You can buy regular Golden Goose Superstar Sneakers for around $460. So, essentially, you're paying $70 more for the piece of tape.

Posted By: Alex - Thu Oct 04, 2018 - Comments (2)
Category: Overpriced Merchandise, Shoes

Miss Printer’s Devil 1953





Miss Printer's Devil. Joanne Sullivan, Harbor Jr. College's 'Miss Printer's Devil' will reign over College's First Annual Printer's banquet and ball tonight (Friday). She is shown puzzling out words in galley in school's print shop. Joanne Sullivan (see above) is being shown how to press keys of Linotype by Ronnie Wilson, 18, printer major, who is studying to be a print shop teacher. Linotype requires exact touch to prevent pie (?) of type fonts."


Source.

Posted By: Paul - Thu Oct 04, 2018 - Comments (5)
Category: Beauty, Ugliness and Other Aesthetic Issues, Contests, Races and Other Competitions, Newspapers, Technology, 1950s

October 3, 2018

Blue Jay Emetic Unit

As defined by biologist Lincoln Brower, a "blue jay emetic unit" is the amount of cardiac glycosides (a type of poison found in plants such as milkweeds) that will make one blue jay vomit. Brower determined the exact amount by putting cardiac glycosides into gelatin capsules which he force-fed to blue jays.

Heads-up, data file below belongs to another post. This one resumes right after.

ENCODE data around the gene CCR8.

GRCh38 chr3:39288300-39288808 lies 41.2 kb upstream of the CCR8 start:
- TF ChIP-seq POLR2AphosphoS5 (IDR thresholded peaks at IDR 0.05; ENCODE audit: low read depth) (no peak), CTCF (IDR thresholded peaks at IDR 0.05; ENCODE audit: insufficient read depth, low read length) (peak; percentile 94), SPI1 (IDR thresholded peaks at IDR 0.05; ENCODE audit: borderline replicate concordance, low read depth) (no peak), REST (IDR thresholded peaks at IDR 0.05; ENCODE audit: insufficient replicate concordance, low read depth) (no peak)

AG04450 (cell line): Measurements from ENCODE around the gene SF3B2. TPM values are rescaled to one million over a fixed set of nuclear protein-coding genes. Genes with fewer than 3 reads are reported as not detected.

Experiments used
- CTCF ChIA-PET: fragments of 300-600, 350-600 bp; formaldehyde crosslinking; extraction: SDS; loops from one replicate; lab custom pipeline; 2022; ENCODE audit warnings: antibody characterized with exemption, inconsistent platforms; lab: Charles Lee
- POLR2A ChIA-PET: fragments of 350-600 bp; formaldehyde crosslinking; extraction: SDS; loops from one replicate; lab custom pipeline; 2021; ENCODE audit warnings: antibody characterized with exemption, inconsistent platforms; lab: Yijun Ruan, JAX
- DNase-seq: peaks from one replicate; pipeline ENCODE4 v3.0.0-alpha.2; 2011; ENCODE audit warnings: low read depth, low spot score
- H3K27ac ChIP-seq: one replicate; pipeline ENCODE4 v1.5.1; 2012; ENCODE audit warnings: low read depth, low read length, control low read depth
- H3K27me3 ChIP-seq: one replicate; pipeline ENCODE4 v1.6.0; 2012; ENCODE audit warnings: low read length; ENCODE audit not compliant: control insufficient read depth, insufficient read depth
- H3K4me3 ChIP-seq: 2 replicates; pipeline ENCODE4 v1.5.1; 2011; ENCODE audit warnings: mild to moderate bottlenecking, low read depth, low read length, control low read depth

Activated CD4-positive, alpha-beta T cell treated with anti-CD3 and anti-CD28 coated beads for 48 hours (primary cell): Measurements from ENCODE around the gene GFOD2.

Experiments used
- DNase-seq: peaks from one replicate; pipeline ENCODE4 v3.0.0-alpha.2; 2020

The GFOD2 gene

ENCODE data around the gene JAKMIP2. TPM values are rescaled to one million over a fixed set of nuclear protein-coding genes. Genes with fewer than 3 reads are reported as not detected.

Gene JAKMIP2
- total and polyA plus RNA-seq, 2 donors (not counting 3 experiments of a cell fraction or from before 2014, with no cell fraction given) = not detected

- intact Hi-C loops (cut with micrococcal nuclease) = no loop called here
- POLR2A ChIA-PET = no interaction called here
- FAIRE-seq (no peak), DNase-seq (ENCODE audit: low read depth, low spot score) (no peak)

The point of this was that various butterflies ate milkweeds and then became poisonous to the blue jays which, in turn, ate them. Knowing the exact amount of poison needed to make a blue jay vomit allowed Brower to rank each butterfly by its number of blue jay emetic units:

The experiments showed that a monarch that has eaten Asclepias humistrata contains enough poison to make approximately eight blue jays vomit; a butterfly reared on Calotropis procera contains 4.8 blue jay emetic units; one that has eaten A. Curassavica, 3.8 units, and one that has eaten Gomphocarpus, .8 unit. In other words, there is a palatibility spectrum, and the most unpalatable butterfly is at least 10 times as emetic as the most palatable one.